The Dawgs got another “slow start” Saturday, but this time they took it to extremes.
Instead of merely sleepwalking through the first quarter, Kirby Smart’s Georgia Bulldogs looked bad in all areas of the game for the entire first half on a rainy Saturday at Sanford Stadium, as they fell behind South Carolina by a score of 14-3 before shutting down the Gamecocks and scoring 21 unanswered points in the second half.
But while the offense and defense finally turned things around in the second half — special teams play remained spotty — this seeming habit of waiting until the third quarter to get going really is living dangerously now that Georgia has entered the SEC portion of its schedule.
(In the pregame show on the Bulldogs radio network, Georgia’s slow starts had been a point of discussion, with only D.J. Shockley thinking it was a concern. D.J. was right.)
At this point, I think it’s safe to say that this team’s sluggish performances early in games, even against lesser opponents, are a problem. If the Dawgs keep digging themselves a hole like they did against the Gamecocks, someone on the schedule this season is going to end all those winning streaks the Dawgs have going.
At halftime, Smart was a master of understatement when he told CBS that the Dawgs were “a little out of rhythm on offense.”
Even Brock Bowers had looked ordinary in the first half, though, to be fair, he hardly had touched the ball. Georgia wasn’t getting the ball to its playmakers and wasn’t doing enough to loosen up the Gamecocks’ defense.
The turnaround in the second half was dramatic. After the game, Smart said he told the team at halftime that it had to just “win one moment at a time. … If you can win one moment at a time, we can get ourselves back in this thing.”
I have a feeling that what he actually said to his players was phrased a bit more colorfully than that. As defender Mykel Williams put it: “Coach Smart really got onto us and told us wake up and be ourselves and go out there and play Georgia football.”
Whatever, it appears to have worked. The Dawgs had won the toss and deferred, so they got the ball to open the second half and the offense appeared to play with more vigor and confidence.
The offensive line, which was rejiggered after Amarius Mims left the game injured early in the second half, played much better. Xavier Truss had to move from left guard into Mims’ right tackle position because Mims’ backup, Austin Blaske, was already out for the game. Sophomore Dylan Fairchild stepped in at left guard. The result was more much more of a push against the Gamecocks’ defensive front, allowing the running game to get going. Yay for depth!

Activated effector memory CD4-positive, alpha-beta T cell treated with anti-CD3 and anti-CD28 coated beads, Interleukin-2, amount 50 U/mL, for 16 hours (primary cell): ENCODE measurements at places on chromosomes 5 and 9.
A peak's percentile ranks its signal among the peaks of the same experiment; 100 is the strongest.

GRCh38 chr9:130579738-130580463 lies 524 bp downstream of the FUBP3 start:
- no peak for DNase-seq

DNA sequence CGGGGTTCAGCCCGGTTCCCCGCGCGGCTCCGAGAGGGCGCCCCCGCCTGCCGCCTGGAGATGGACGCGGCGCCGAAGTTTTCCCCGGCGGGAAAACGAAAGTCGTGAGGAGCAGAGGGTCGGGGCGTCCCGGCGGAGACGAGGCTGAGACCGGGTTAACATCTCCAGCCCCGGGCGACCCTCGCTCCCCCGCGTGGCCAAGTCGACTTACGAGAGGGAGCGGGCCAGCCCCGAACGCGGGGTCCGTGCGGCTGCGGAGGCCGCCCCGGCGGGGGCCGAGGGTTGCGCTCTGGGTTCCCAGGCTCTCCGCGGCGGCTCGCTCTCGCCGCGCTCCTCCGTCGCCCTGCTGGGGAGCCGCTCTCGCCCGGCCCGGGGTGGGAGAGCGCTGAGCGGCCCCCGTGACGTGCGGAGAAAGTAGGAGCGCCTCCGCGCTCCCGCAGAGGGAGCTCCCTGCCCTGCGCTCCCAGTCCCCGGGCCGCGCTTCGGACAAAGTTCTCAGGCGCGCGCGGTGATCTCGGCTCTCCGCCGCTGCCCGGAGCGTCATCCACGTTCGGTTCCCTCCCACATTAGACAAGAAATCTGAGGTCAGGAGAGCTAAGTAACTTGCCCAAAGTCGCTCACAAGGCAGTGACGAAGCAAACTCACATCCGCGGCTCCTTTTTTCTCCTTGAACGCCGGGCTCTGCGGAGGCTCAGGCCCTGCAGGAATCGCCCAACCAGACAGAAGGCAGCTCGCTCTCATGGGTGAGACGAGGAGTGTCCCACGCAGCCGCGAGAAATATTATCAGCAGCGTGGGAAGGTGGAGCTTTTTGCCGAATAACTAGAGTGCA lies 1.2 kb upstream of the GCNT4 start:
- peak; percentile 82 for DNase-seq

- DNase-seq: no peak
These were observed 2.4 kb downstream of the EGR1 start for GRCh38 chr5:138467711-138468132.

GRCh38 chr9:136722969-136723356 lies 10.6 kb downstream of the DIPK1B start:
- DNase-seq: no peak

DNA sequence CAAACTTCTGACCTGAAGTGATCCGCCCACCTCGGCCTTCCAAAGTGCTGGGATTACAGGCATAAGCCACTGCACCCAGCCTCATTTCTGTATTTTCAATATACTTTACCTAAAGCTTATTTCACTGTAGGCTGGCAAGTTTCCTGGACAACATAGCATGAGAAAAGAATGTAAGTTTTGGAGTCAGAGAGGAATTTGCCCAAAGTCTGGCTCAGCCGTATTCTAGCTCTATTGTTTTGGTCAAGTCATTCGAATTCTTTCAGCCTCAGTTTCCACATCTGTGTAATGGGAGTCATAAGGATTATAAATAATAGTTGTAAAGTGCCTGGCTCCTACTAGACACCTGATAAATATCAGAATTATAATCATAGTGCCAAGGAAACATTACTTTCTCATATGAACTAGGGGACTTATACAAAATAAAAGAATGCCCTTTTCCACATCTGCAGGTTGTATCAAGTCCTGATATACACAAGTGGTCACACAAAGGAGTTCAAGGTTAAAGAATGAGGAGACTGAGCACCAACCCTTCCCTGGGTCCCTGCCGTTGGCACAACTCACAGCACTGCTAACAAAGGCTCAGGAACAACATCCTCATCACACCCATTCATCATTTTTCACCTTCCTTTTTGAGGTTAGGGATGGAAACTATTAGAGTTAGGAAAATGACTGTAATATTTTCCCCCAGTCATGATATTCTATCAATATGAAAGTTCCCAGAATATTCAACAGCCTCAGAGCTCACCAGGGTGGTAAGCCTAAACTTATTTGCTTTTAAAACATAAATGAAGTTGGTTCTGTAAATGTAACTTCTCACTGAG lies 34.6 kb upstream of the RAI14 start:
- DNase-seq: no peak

As for the playcalling, which had been very vanilla and conservative in the first half, it was much more dynamic in the second half, with quarterback Carson Beck throwing it downfield more (I wonder if the lack of injured Ladd McConkey has been a factor there).
Also, the play calls actually took into account what the defense was giving, in contrast to a third-down play in the first half where Georgia threw a screen pass on which there was only one blocker going against two defenders. That play had little chance of success and predictably failed.
Even in the second half, however, the red zone offense under Offensive Coordinator Mike Bobo continued to be inconsistent. When you have first-and-goal, you shouldn’t be having to attempt field goals.
The other problem with a slow start is that the new clock rules are limiting possessions — Georgia and South Carolina had only four possessions each in the first half, and the last one for the Dawgs was with only a minute left on the clock. Empty possessions can get you into a hole really quickly, as happened to the Bulldogs.
On defense, the secondary, which was missing All-SEC safety Javon Bullard, was much more aggressive in the second half, rather than giving Gamecocks receivers a cushion of space as they did most of the time in the first half. (The Cocks did still complete a 3rd-and15 throw to a wide-open receiver in the second half, though.) A couple of interceptions by Dan Jackson and Tykee Smith basically finished off the Cocks.
And the pass rush, which had been very ineffective in the first half, started getting much more pressure on Gamecocks QB Spencer Rattler, who had completed all but 2 of his passes in the first two quarters. Get to Rattler, and you basically derail the South Carolina offense, which doesn’t have much of a running game.
Tackling also was improved in the second half. There were quite a few missed tackles by Georgia defenders in the first half as South Carolina drove for its two touchdowns. Smael Mondon, Daylen Everette and Smith all wound up with 5 tackles apiece, to lead the defense, and Georgia sacked Rattler 3 times.